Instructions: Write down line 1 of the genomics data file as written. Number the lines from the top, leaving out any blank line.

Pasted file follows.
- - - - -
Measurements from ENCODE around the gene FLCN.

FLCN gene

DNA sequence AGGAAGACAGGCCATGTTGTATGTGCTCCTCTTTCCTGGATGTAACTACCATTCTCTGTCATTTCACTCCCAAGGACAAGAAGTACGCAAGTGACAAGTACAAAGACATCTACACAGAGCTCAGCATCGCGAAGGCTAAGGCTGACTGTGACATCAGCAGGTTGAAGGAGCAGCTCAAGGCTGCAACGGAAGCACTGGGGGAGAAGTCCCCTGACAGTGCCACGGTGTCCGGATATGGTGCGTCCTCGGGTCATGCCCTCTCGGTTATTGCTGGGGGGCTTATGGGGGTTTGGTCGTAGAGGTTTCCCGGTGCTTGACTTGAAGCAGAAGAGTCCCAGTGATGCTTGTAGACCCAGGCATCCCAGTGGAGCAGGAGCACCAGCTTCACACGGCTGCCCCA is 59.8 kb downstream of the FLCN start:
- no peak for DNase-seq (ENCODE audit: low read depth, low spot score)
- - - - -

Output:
Measurements from ENCODE around the gene FLCN.